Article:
(footnote 1. The idea seems to be that in resolute repetition one is having, as it were, a conversation with the past, in which the past proposes certain possibilities for adoption, but in which one makes a rejoinder to this proposal by 'reciprocating' with the proposal of other possibilities as a sort of rebuke to the past, which one now disavows.)

Again, all very buddhist. "That brahmana who does not grasp at a view, with what could he be identified in the world?" Sn 4.5

So we should believe in the existence of other minds with a grain of disbelief?

Pragmatically you have to go with what you know and roll the dice. The problem comes with identification. I'll finish with this quirky quote from Alfred Korzybski, Science & Sanity, 4th ed, page 187.

Identification, or the confusion of orders of abstractions, in an aristotelian or infantile system, plays a much more pernicious role than the present official psychiatry recognizes. Any identification, at any level, or of any orders, represents a non-survival s.r [semantic reaction] which leads invariably to the reversal of the natural survival order, and becomes the foundation for general improper evaluation, and, therefore, general lack of adjustment, no matter whether the maladjustment is subtle as in daily life, or whether it is aggravated as in cases of schizophrenia. A non-aristotelian system, by a complete elimination of 'identity' and identification, supplies simple yet effective means for the elimination by preventive education of this general source of maladjustment.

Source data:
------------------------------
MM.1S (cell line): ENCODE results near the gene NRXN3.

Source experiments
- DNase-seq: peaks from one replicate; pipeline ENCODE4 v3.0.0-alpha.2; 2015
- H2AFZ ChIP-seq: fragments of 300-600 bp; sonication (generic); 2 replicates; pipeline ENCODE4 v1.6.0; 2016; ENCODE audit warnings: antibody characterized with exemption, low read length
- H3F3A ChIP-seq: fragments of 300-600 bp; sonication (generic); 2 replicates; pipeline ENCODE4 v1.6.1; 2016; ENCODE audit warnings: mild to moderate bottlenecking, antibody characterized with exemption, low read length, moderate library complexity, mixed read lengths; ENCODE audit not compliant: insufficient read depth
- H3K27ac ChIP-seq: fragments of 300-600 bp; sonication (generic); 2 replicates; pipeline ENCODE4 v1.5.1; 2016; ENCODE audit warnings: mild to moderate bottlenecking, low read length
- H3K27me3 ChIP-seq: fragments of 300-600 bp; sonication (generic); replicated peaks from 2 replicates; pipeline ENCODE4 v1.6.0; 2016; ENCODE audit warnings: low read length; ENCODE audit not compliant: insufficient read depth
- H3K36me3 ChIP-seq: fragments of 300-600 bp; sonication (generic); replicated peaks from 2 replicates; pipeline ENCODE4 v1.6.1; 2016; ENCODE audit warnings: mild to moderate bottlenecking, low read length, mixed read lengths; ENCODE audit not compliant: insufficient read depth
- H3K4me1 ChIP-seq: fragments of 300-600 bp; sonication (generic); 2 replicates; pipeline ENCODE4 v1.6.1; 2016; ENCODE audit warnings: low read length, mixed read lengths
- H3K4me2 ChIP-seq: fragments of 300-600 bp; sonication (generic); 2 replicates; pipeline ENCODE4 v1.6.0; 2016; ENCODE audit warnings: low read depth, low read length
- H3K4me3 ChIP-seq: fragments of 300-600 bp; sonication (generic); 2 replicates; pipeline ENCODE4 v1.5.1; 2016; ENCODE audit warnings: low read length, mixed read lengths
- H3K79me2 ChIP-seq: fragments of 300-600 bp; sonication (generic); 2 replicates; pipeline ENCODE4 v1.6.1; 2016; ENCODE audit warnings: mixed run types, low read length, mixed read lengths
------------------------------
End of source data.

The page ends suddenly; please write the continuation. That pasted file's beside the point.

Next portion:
So basically, don't worry about it. Don't get hung up on labels. Other minds, maybe. It's sure going to get confusing with AI.